I listened to This American Life’s retraction show on a drive up from Santa Rosa where, among other things, I visited an Apple store and had a very good experience. But the retraction show was more about the journalistic integrity of the Mike Daisy story and NPR than it was about the core issue. At the end, the question still hung in the air. How are we to feel about the conditions of Chinese factory workers? What are we to do to make it better? BTW, the retraction show is an incredible listen. In some ways, more moving, powerful and thought provoking than the original broadcast.
To add to the mess Apple, the richest company in the world, decided to spend some of it’s amassed wealth by giving dividends to investors and buying back stock, further driving up it’s share value. At first, I thought this was outrageous in the face of all the bad publicity around the China story.
But then I thought, maybe Apple is laying the groundwork for doing something much more radical than creating a new product that changes an entire market. Maybe Apple is paying off its investors while it plans a bigger gamble. Maybe Apple is going to lead the way in transforming the global manufacturing market by forcing its contractors to improve conditions and pay for all their workers. Not in just a small way, but in a big way.
What might happen if Apple did this? It would force other manufacturing contractors to raise their conditions and pay in order to compete. It would help create a bigger market for the very tech toys we in the U.S. gobble up as more people would be able to afford them. It would create a higher base for manufacturing jobs around the world that would then make our own worker pool seem more competitive (though there are other more complicated issues than labor cost involved in helping bring those kinds of jobs back to our shores) and it would further burnish Apple’s image as a company that “Thinks Different”.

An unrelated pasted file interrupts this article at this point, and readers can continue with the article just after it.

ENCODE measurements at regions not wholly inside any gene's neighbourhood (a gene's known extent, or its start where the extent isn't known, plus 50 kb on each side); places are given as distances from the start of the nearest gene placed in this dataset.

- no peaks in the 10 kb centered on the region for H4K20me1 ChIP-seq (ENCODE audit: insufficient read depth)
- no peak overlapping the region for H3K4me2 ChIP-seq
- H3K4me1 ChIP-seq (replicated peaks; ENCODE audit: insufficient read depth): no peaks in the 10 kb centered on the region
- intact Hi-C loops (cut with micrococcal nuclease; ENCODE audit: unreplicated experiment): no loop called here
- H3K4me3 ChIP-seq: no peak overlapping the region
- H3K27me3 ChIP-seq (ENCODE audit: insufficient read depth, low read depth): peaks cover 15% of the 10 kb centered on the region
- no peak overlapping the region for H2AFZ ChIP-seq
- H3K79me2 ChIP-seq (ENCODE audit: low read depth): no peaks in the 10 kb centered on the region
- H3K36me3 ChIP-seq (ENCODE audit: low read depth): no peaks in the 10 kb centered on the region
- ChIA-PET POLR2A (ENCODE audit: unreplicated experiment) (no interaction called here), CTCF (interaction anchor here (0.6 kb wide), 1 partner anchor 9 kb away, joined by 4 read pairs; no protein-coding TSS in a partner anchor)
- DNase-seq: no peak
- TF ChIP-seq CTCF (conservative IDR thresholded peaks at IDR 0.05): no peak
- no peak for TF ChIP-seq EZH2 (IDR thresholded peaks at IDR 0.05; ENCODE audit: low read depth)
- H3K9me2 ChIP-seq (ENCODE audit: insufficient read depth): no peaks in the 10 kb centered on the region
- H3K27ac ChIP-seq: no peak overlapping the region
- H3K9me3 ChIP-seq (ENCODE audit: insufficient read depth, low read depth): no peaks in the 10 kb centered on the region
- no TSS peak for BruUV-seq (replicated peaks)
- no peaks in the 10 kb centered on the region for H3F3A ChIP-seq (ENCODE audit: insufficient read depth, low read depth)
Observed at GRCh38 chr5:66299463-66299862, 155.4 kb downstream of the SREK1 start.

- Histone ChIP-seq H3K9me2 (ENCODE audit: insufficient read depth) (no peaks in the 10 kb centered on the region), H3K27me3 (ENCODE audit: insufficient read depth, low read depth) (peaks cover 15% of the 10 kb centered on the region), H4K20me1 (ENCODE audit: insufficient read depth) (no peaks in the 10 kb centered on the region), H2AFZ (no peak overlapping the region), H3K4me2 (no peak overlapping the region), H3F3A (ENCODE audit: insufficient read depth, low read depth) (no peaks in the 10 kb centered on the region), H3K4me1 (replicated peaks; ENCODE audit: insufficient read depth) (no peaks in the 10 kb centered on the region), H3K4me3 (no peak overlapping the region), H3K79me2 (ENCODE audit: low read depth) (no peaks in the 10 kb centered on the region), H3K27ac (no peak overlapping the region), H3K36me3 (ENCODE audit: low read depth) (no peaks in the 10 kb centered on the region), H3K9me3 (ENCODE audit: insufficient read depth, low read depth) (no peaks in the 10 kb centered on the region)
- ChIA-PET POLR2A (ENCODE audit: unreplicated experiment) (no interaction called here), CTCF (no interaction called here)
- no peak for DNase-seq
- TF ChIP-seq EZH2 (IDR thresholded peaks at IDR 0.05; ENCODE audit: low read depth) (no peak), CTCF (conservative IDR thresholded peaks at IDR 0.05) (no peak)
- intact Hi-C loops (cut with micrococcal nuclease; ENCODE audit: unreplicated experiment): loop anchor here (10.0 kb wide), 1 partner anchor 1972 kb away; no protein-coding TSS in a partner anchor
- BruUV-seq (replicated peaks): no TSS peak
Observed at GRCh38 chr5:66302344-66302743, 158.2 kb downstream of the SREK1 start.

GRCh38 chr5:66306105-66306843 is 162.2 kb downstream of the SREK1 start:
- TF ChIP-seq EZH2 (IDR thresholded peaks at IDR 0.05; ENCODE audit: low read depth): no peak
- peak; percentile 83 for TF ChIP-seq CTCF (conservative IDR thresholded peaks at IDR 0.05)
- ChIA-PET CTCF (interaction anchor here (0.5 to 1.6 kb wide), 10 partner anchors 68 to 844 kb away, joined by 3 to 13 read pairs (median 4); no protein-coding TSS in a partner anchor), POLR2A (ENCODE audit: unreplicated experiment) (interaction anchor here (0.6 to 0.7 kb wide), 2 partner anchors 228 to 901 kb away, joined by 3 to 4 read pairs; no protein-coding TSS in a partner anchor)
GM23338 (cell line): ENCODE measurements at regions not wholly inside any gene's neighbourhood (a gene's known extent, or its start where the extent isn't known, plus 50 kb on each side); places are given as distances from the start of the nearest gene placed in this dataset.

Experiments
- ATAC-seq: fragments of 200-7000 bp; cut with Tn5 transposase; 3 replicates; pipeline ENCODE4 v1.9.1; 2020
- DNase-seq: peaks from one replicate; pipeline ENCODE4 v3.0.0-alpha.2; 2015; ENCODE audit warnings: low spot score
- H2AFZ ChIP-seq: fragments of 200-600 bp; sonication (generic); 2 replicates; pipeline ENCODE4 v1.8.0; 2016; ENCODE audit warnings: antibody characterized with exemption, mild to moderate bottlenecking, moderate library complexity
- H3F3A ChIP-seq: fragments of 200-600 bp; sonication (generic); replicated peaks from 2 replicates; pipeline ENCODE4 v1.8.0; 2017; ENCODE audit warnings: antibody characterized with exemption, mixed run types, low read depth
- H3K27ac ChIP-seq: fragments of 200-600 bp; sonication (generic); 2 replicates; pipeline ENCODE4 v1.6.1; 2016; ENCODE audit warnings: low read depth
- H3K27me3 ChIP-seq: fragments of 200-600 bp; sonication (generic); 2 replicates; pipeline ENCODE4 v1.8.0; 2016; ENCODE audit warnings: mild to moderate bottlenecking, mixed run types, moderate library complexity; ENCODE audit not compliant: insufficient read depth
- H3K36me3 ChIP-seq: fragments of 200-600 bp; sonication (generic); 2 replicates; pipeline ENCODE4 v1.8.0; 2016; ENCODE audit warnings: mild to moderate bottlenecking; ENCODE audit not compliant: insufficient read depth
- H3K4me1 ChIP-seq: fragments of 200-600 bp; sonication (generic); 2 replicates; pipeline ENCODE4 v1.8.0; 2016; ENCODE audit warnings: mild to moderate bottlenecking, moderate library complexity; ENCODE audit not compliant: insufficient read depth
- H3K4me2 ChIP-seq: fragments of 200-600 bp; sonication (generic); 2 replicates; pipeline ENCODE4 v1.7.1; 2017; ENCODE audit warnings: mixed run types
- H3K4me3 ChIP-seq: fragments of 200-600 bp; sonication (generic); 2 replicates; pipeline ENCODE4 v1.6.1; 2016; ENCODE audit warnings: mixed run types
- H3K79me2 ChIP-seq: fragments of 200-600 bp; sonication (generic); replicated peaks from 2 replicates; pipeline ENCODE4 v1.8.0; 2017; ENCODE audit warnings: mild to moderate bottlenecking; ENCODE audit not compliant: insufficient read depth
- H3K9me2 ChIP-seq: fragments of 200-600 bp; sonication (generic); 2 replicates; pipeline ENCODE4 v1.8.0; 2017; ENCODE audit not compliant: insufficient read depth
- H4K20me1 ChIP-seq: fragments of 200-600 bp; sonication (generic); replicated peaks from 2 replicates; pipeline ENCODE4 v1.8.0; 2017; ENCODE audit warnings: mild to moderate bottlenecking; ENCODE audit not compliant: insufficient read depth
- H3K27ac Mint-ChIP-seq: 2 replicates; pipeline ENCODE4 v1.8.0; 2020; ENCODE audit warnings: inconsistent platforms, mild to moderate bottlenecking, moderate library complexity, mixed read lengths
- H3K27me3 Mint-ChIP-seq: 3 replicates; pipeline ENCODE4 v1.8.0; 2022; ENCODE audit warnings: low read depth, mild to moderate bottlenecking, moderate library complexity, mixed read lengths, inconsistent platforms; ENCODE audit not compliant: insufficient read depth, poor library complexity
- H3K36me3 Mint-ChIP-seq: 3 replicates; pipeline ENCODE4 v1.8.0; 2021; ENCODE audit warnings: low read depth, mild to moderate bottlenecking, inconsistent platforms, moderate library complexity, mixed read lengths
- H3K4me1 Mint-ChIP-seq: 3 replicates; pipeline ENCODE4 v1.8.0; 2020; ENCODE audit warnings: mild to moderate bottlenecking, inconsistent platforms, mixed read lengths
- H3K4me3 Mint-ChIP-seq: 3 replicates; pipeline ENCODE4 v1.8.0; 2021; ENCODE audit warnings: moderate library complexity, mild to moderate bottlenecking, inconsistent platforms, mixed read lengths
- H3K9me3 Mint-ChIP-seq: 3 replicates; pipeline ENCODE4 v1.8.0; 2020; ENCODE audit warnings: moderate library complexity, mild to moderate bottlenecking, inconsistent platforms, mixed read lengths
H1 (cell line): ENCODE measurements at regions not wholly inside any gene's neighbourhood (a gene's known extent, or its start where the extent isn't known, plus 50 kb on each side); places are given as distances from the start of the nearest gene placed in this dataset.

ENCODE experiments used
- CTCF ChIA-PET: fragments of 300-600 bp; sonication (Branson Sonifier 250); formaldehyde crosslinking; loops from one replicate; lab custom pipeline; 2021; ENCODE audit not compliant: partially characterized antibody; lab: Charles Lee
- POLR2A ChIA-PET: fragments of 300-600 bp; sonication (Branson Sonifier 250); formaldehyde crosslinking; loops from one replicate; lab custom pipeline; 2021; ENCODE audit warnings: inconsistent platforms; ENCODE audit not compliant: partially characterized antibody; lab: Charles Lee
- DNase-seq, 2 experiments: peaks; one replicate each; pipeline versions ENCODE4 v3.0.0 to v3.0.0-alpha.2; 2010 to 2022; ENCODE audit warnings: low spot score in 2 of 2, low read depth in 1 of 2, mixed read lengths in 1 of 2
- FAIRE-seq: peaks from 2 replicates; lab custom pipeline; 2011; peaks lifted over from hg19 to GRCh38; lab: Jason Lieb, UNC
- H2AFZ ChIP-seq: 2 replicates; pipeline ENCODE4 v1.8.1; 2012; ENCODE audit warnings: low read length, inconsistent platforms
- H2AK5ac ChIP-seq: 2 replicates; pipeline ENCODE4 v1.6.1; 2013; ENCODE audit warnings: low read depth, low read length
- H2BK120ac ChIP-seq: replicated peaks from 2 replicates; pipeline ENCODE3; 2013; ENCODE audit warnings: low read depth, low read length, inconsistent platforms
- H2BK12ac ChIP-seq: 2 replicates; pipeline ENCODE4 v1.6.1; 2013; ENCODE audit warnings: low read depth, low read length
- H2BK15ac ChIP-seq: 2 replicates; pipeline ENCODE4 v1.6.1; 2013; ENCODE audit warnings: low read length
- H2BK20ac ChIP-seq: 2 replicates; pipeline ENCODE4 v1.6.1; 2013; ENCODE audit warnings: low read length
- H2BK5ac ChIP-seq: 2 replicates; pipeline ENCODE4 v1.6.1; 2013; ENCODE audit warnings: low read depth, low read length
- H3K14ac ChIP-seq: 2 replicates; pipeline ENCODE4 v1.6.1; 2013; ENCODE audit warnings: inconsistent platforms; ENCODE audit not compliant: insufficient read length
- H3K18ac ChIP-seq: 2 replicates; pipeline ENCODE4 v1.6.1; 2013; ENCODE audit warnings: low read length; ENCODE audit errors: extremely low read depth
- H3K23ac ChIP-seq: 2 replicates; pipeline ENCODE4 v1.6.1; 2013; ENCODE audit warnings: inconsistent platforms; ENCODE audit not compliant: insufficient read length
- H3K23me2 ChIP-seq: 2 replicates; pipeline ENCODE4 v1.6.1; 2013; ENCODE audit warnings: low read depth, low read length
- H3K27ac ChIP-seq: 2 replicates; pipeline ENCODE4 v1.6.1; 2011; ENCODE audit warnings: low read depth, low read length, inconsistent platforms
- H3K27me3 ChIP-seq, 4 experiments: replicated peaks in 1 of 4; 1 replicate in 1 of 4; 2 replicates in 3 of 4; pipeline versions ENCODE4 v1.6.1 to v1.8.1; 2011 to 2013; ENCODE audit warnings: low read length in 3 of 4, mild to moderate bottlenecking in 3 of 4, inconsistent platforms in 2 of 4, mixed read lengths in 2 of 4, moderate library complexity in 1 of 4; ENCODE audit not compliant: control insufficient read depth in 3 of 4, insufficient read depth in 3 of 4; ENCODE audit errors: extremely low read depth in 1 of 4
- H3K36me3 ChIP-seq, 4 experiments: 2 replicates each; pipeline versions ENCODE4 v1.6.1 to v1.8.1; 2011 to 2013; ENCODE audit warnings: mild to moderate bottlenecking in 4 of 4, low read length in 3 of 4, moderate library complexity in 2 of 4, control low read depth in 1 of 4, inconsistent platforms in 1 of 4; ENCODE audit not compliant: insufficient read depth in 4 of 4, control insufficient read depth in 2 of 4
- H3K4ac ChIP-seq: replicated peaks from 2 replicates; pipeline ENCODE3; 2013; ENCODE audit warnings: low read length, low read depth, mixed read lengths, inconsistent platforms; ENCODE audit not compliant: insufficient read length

So, this is what I can do. I can keep buying the gadgets I love. And I can write this blog as a tiny effort to encourage Apple to become an even more visionary company that helps transform global economics. After all, what else does it need to prove? Maybe this will be Steve Jobs’ true legacy.
I’m sure my logic is flawed and my reasoning is really rationalization. If you think so, let me know in the comments.
For some odd reason I agreed to be in a play. I haven’t acted in a real play in many years. It’s less than 2 weeks to go before we open in Look Back in Anger at the Ferndale Repertory Theatre and I am still working on my lines! I am only in one scene. But I have a lot of lines in that scene. It’s been a real struggle for me. It may be age. It may be lack of practice with the specific skill of line memorization. But it may be that I rely on external sources to store and and provide instant retrieval of information so that the muscle of memorization of has atrophies.